Dissolving marriage proves to be creative fuel for Oldfolks Home
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Hey there, time traveller!
This article was published 09/05/2013 (3603 days ago), so information in it may no longer be current.
When an album opens with the lyric “Lately I feel like I want to kill,” it’s hard to foresee it ending on a positive note.
But through Black and Blue, Ricardo Lopez-Aguilar, a.k.a Oldfolks Home, has created a contemplative chronicle of the end of his marriage, and manages to end it without it sounding like an angry kiss-off to his ex.
The album has become known as “the divorce album,” as much of it was inspired by the end of Lopez-Aguilar’s marriage in 2010. It takes us through the first painful moments of the end of his relationship to his eventual acceptance of his new life.
The folktronic singer-songwriter says he didn’t intend Black and Blue to be a breakup album, but he wasn’t surprised that it turned out to be one.
“Around the time that… it all started falling apart, I started keeping a journal. And I started writing more just to help work through my thoughts,” he says.
“I just wrote what was on my mind and heart and that’s what ended up coming out.”
Once the album’s direction became clear, Lopez-Aguilar envisioned Black and Blue as an angst-ridden outing. But it didn’t feel honest to describe the end of his relationship that way, he says.
“I feel like when I was writing the record, I was really, really angry that this happened. I was upset and so I had a vision of how the album was going to progress. And it didn’t end on a good note. It ended on a song… the original ending was a song called Everything Is Going to Fail,” he says. “I thought I would end it in the usual way, just being angry and having it be an angry breakup record. And then that didn’t feel right.”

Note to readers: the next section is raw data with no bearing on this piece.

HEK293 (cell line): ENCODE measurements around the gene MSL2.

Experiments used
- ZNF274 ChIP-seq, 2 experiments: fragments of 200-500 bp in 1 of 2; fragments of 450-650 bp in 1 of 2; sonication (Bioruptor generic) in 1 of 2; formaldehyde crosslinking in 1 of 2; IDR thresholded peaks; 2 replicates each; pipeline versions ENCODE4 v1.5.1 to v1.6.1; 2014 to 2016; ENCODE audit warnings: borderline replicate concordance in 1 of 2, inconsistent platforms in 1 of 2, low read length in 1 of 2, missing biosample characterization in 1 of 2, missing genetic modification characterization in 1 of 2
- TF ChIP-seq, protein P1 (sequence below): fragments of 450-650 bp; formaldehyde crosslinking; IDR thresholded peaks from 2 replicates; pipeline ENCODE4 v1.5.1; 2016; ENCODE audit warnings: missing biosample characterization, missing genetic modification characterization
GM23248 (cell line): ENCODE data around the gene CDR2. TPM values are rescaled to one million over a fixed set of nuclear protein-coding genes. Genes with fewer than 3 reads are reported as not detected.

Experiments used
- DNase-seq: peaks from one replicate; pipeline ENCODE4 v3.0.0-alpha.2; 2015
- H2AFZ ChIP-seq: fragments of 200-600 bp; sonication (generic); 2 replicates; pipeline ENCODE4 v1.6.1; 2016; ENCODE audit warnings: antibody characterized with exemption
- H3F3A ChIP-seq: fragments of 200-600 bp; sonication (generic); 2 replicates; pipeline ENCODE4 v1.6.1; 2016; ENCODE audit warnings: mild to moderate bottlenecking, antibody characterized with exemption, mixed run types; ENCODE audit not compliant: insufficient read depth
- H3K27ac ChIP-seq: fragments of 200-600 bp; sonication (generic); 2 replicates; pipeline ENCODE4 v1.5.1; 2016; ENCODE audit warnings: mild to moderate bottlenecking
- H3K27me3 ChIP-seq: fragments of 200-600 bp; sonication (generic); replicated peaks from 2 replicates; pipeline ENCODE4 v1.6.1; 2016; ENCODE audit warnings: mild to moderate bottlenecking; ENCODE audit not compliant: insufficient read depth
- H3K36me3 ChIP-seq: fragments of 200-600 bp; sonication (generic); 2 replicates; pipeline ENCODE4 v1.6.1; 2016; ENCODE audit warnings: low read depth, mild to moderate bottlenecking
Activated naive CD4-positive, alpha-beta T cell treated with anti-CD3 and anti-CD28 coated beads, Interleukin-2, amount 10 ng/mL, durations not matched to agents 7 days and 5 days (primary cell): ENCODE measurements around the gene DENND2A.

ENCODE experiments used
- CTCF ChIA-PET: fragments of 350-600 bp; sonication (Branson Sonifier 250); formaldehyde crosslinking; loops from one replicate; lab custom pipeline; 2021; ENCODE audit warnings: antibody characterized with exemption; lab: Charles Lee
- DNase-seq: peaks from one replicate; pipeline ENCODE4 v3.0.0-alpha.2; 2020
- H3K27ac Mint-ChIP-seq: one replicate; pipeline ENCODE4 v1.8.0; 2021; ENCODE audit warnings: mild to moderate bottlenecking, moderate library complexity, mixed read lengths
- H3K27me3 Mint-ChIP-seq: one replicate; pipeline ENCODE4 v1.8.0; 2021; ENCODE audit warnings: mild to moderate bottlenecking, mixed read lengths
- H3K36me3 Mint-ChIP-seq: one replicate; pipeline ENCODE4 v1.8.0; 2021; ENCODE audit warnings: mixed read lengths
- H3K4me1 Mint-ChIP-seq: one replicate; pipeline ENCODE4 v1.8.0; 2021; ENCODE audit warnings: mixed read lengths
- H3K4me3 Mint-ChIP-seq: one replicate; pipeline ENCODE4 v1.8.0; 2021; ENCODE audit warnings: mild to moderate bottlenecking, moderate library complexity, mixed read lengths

Lopez-Aguilar decided to write a new song for the end of the album, one that reflected understanding rather than bitterness.
“I decided at that point the album wouldn’t be about how hurt I was, and that it would end on a note of forgiveness and acceptance of what happened. I don’t know of many breakup records that end on a positive note,” he says.
One of the most heartbreaking tracks on the record is the newly released single Sleeper, on which Lopez-Aguilar pairs up with local music veteran Keri Latimer (other guests on the album include Les Jupes’ Michael Petkau Falk, The Details’ Shaun Gibson and E.S.L.’s Tess Kitchen).
Lopez-Aguilar says he wrote it about how upset he was with his ex-wife, but when she heard the song, he says, “She wisely pointed out that the same lyrics could be applied to me, too.”
“In a way I’m talking to myself as well,” he says.
Despite most of the album detailing his divorce, his ex-wife ended up contributing artwork for the cover.
“She gave it to me before I moved out, and I had it on my wall when I was working on the record, just above my desk. So whenever I was feeling kind of stuck I would look up and see it all the time,” he said.
“And then I realized that it was the right size for an album cover. It took me months to work up the courage to email her, because we hadn’t communicated in more than a year at this point.”
Not all of Black and Blue centres around Lopez-Aguilar’s divorce, however. In the track Garland’s Moving to Vancouver, Lopez-Aguilar gives an upbeat sendoff to a friend who is nervous about moving away from the comforts of home.
“I’ve known Garland since we were in Grade 5. She was feeling really hesitant and really worried. She’s a visual artist, so she went out there to do that more and go back to school. So she just didn’t know if it was going to work out, because how can anyone?” he says.
“I had a really good talk with her, me and my ex, just telling her that she’d be fine and she’d get out there and make a ton of new friends, and she has.”
Black and Blue was released May 7 on Head in the Sand records. The official album release party will take place on June 28 at the Park Theatre.
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